What stands out to me this month are the new emotions that I have been inspired to feel. A number of these feelings based on my time here in Ghana so far are captured in the poem below.  

Flower Transplanted

Taken from the red soul, the red soil of Africa, to be blackened and made a shade of American, yet not fully that.

From a city, yet not one on a hill.

A city that I take like a pill and it does not cure me, it infests the soil of my mind, seeds of chains that I break as if I am one on a road side gang, sledging rocks to pave roads, roads that lead to places I never wanted to go, places that I never asked to be taken, yet taken I was, taken I am.

I am a flower transplanted.

I feel words in my heart that I cannot yet fit my young tongue to their curl, yet in my heart I feel them unfurl, I feel them whirl, I feel them.

I, a blossom as these words of Ga come to my young tongue one at a time.

Teayote , oyejeban, oyewaledon, only a few that I know because I am a flower transplanted, taken from the red soil of Ghana to be transplanted, implanted into the doctrines, into the doctrine of straightened hair and bleached skin, implanted into the killing of my kin, contract killings sourced on Tor, sourced on the deep web to entangle my brothers and sisters for organ stealing, for forced sterilization, to clench the wealth of my home nation to make diapers and cheese and road signs for overpasses on a nation that was mine and stolen to belong to one that wishes they were me so they tan, they ran and they tan to darken themselves androgens active the melanin of which they have grown deficient.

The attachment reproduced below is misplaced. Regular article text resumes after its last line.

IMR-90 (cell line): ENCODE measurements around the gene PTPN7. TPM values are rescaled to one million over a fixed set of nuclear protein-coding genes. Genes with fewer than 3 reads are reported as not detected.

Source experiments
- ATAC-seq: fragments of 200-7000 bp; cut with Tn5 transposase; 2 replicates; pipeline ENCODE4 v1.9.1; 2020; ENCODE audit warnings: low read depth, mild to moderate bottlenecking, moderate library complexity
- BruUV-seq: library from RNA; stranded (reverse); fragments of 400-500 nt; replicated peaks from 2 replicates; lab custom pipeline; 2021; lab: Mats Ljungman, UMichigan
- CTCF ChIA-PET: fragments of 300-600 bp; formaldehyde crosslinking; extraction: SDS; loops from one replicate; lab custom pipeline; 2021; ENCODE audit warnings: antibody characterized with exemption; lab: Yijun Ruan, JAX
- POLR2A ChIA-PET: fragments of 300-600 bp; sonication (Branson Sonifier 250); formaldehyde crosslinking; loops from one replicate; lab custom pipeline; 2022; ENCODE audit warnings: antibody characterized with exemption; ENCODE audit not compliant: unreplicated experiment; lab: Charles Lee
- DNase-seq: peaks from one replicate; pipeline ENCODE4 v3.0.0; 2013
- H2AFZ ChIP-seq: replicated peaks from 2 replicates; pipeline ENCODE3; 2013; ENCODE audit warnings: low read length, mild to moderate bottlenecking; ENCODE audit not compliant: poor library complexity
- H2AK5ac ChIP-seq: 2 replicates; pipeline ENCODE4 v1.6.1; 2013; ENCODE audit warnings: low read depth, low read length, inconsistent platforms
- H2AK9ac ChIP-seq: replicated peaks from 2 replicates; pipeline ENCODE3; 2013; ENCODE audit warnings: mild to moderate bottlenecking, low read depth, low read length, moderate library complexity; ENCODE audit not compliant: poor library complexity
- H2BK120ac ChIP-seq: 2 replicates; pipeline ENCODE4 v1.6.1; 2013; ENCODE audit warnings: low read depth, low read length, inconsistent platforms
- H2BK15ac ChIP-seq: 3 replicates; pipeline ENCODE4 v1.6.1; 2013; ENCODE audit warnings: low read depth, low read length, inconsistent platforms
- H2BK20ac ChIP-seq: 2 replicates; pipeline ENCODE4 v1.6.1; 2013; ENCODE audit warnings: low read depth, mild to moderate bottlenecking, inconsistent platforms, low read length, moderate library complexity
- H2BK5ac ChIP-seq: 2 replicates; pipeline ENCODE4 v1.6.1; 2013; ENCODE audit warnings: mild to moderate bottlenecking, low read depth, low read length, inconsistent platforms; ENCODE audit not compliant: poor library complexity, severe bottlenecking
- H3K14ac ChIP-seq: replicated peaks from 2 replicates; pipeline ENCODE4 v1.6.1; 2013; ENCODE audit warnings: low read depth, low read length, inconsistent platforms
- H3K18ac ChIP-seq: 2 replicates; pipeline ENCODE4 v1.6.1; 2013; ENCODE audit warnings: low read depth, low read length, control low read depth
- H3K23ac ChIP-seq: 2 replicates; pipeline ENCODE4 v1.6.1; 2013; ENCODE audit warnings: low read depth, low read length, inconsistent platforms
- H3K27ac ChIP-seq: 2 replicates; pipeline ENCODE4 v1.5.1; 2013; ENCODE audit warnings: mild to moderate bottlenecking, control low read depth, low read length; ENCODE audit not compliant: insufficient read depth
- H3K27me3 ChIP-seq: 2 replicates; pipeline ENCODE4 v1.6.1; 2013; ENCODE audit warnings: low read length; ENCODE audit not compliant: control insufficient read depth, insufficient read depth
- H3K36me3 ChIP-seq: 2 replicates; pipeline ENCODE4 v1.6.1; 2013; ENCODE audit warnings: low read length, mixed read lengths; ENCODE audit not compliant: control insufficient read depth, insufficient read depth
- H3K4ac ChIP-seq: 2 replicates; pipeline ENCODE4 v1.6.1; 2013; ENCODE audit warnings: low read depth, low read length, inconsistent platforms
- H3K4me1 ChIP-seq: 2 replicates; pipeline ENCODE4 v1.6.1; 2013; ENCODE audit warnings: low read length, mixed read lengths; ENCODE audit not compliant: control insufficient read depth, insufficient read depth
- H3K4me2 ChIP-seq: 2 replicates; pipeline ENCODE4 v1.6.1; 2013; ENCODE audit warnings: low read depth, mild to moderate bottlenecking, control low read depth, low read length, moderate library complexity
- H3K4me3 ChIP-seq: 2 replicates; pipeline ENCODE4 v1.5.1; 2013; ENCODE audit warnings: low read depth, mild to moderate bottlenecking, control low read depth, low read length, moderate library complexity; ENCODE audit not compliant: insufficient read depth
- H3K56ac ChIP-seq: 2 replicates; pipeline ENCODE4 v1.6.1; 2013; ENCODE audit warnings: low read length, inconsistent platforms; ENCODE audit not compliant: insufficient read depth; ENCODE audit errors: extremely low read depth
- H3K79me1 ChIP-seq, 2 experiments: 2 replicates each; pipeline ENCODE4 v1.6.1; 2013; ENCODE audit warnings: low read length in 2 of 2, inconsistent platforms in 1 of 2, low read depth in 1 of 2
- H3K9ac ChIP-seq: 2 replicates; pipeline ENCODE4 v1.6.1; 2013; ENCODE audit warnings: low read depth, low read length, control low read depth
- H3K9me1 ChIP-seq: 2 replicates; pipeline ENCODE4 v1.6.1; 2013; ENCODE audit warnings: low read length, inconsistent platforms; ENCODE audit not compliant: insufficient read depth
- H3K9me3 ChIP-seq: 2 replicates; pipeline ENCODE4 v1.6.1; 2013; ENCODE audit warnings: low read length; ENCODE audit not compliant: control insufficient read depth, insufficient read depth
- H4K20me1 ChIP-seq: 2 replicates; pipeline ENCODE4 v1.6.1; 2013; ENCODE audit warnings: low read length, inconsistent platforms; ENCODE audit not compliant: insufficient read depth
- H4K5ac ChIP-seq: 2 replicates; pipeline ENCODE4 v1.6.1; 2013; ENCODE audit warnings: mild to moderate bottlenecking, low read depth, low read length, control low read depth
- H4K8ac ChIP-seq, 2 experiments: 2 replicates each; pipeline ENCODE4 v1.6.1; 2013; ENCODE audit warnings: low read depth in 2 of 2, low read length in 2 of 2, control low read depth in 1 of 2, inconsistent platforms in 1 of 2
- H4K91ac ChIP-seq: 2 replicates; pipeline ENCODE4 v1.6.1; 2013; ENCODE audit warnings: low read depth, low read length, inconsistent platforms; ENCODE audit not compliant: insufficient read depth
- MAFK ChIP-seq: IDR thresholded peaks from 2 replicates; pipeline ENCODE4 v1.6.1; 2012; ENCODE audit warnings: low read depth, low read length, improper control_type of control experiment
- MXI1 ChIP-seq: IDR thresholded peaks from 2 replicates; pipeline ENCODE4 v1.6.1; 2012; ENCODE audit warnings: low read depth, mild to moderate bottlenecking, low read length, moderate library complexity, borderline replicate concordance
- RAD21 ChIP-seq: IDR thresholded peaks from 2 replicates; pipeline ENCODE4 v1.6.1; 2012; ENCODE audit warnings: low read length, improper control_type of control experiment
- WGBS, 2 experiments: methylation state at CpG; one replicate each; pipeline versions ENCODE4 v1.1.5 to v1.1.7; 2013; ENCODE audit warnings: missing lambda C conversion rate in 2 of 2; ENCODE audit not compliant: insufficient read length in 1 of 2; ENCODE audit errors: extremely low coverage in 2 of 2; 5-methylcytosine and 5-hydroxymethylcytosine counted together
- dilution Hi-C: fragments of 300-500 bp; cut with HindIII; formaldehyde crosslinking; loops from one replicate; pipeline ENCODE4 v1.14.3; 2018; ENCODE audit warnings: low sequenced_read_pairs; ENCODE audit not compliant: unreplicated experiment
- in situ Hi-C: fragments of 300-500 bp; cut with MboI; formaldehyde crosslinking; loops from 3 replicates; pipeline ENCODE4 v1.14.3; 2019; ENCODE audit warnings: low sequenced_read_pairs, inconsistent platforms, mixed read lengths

We are flowers transplanted, new Africans born in a land that we built yet stake no claim to own.

We are flowers transplanted, flowers transplanted and transplanted, to grow in soil tainted and infertile spoiled with greed and the blood of young black men that only long to be free.

I am free for I am a flower upon open fields, painted with gods brush, brown; light brown from masters rape and then again dark brown and pure. We are the cure.

Love is the only cure for the hatred bred into calcified third eyes of oppressors and y'all won't hear me because ears will close clogged with wax and death taxes, clogged with stolen gold and timber, clogged with blight and the sight of green, green money that blinds the third eye twisting its focus to distort truth.

The truth that we are flowers transplanted, transplanted from the red soil soul of cape coast, beach glass from the lighting strikes in my mind that unwind the path that took me from this place to bring me back to this place. Everything is in place though.

Everything is in place because we are black by grace.

Even though We are flowers transplanted.